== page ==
Thus, we find that Officer Kopecki unconstitutionally exceeded the scope of Terry when he searched Hallís pocket and seized the baggie of vials inside and consequently, that the narcotics found on Appellant Hall must be suppressed.
Turning to Commonwealth v. E.M., Appellant E.M. also argues that Corporal Meyers subjected him to a frisk without the requisite reasonable suspicion that he was armed and dangerous. 6 Contrary to this assertion, however, the record clearly demonstrates that Corporal Meyers properly subjected E.M. to a pat down for weapons. Corporal Meyers specifically testified that he noticed a bulge in E.M.ís front pocket which was characteristic of a semi-automatic weapon. It was this particularized fear that E.M. was carrying a weapon which led Corporal Meyers to conduct a protective frisk of E.M. to determine if the bulge was in fact a weapon. Thus, the record reflects that Corporal Meyers had the reasonable suspicion necessary to warrant a protective search of E.M.
E.M. further argues, however, that Corporal Meyers exceeded the scope of a permissible pat-down search and that the Superior Court erroneously relied on the plain feel doctrine in finding that the seizure of the "wad of money" and illegal drugs was constitutionally permissible. We agree.
As noted in the above discussion of Commonwealth v. Hall, Minnesota v. Dickerson held that police may lawfully seize non-threatening contraband from individuals detected by Ďplain feelí during the scope of a Terry frisk if the criminal character of the item felt is immediately apparent to the officer conducting the frisk. Dickerson, 508 U.S. at 375-76, 113 S. Ct. at 2137. Our Superior Court has applied Dickersonís plain feel doctrine in several recent cases. See, e.g., Commonwealth v. Fink, 700 A.2d 447 (Pa. Super. 1997), appeal denied, 716 A.2d 1247 (Pa. 1998); Commonwealth v. Smith, 685 A.2d 1030 (Pa. Super. 1996), appeal denied, 695 A.2d 785 (Pa. 1997). See also Commonwealth v. Graham, 721 A.2d 1075 (Pa. 1998) (opinion announcing judgment of the court) (adopting plain feel doctrine under Dickerson).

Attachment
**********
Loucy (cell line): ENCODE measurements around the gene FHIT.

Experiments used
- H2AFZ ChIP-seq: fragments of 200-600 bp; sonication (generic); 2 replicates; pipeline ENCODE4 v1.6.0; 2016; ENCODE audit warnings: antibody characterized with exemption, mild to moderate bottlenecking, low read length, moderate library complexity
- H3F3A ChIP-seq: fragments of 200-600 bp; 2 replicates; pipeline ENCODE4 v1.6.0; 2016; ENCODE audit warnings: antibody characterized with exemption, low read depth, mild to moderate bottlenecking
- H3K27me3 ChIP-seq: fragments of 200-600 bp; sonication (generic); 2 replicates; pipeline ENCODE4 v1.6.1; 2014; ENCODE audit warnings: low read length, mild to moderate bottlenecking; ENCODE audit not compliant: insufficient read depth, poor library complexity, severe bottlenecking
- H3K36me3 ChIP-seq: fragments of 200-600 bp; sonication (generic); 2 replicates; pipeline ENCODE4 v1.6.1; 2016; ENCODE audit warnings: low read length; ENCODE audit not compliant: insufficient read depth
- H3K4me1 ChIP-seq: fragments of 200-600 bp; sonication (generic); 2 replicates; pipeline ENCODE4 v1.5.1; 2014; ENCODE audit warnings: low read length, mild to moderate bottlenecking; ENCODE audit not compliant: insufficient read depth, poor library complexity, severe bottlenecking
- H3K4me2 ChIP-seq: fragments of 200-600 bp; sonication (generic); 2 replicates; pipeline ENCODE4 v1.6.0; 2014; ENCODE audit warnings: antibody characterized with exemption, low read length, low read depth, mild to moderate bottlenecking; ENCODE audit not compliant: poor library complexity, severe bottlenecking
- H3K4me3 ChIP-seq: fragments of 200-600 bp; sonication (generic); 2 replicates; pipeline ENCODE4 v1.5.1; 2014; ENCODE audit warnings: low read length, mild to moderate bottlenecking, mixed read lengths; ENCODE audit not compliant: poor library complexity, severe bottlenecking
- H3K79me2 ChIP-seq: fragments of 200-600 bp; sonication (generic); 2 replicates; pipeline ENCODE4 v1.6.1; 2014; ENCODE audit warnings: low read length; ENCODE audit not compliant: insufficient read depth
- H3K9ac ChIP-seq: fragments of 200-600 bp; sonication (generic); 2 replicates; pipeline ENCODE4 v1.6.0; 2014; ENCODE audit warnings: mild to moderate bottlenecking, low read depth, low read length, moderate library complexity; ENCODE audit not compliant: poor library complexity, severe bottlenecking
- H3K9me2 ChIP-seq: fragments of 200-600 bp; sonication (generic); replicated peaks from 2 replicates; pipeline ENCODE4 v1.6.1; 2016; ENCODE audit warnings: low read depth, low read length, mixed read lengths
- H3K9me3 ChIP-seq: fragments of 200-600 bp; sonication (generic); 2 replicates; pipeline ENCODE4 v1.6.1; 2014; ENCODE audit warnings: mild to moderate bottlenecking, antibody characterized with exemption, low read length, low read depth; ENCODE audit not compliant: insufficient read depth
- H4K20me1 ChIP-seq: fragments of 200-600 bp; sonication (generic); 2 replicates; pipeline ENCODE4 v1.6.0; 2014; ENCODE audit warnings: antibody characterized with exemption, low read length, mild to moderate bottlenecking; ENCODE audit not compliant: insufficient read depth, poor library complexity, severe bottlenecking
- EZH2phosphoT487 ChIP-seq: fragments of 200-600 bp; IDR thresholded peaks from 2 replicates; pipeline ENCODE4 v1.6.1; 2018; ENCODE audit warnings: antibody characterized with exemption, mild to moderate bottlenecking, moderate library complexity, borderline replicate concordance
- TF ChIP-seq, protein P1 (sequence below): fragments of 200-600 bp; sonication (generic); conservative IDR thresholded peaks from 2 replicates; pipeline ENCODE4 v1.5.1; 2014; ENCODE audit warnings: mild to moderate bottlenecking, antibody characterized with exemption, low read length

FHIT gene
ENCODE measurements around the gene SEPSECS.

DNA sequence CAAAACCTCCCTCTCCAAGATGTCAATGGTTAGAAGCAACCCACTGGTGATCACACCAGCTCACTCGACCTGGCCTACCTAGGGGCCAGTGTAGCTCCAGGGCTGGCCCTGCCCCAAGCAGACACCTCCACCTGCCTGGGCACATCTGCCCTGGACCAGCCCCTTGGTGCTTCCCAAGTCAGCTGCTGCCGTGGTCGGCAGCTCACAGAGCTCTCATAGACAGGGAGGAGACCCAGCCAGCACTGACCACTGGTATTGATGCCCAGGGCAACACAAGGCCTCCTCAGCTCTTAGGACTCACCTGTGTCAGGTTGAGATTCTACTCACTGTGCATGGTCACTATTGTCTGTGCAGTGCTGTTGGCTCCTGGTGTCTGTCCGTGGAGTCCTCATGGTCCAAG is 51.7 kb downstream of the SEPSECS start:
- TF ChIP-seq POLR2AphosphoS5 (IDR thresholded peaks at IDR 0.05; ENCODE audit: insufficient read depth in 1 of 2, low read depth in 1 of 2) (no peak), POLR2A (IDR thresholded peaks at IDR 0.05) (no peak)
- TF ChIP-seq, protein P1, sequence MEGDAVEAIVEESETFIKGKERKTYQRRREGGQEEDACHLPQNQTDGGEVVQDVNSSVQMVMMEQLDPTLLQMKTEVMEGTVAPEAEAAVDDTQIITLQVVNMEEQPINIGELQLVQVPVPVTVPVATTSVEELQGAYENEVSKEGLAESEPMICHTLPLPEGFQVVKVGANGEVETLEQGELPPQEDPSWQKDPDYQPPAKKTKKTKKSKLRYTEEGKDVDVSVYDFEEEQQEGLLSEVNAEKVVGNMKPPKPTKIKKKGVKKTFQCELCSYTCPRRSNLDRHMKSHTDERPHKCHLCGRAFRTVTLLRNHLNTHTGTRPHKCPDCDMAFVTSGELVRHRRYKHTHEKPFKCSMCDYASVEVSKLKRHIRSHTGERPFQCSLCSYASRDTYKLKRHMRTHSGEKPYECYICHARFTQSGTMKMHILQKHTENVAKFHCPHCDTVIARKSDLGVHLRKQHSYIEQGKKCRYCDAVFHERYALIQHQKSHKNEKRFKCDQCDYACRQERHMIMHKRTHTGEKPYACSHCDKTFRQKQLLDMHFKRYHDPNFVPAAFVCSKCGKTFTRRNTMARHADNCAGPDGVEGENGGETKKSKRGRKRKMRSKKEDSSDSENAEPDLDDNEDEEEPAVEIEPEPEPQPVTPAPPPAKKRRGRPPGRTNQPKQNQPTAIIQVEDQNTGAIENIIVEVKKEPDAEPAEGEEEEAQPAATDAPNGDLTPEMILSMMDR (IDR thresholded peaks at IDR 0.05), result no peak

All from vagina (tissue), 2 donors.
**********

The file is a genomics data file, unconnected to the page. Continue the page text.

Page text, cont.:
As noted in Graham, the Superior Court stated in Commonwealth v. Fink that the plain feel doctrine is only applicable if the incriminating nature of the contraband is immediately apparent. Graham, 721 A.2d at 1081; Fink, 700 A.2d at 450 (citing Dickerson, 508 U.S. at 375, 113 S. Ct. at 2136-37); see also Commonwealth v. Mesa, 683 A.2d 643 (Pa. Super. 1996) (police officer may seize contraband during a Terry search if contraband is detected through officerís sense of touch and the contour or mass of the object makes its identity as contraband immediately apparent). Immediately apparent, as explained by the Fink Court, means that the officer conducting the frisk readily perceives, without further exploration or searching, that what he is feeling is contraband. Fink, 700 A.2d at 450; see also Dickerson, 508 U.S. at 378-79, 113 S. Ct. at 2138-39.
Applying these principles to the instant case, it is clear that Corporal Meyers did not "plainly feel" contraband when frisking E.M. Here, Corporal Meyers testified that, when he first came upon E.M., he noticed a bulge which was characteristic of a semi-automatic weapon. When he frisked E.M.ís outer clothing, however, Corporal Meyers specifically testified that he discovered that the bulge was not a gun or weapon. 7 Instead, Corporal Meyers testified that the bulge was soft and that he "felt that it may have been more contraband." N.T., 11/6/95, at 19. At no time did Corporal Meyers testify that it was "immediately apparent" to him that the bulge in E.M.ís pocket was contraband, but rather, only that he believed that the bulge "may" have been contraband. Further, the only testimony the officer gave specifically regarding the bulge felt in E.M.ís pocket was that it was "soft." He offered no testimony indicating what it was about the mass or contour of this soft bulge which would support a finding that the feeling of the bulge made it immediately apparent to him that the bulge was contraband. See Commonwealth v. Smith, 685 A.2d 1030 (Pa. Super. 1996) (plain feel exception did not apply to contraband recovered during Terry frisk when record failed to indicate what it was about the envelope felt by officer that made it immediately apparent to officer that the envelope was contraband); In the Interest of S.D., 633 A.2d 172 (Pa. Super. 1993) (when contraband is retrieved from individualís pocket during Terry frisk and officer is unable to give specific testimony regarding how the contraband felt, contraband must be suppressed). In fact, Corporal Meyers did not state what type of "contraband" he thought E.M.ís pocket may contain.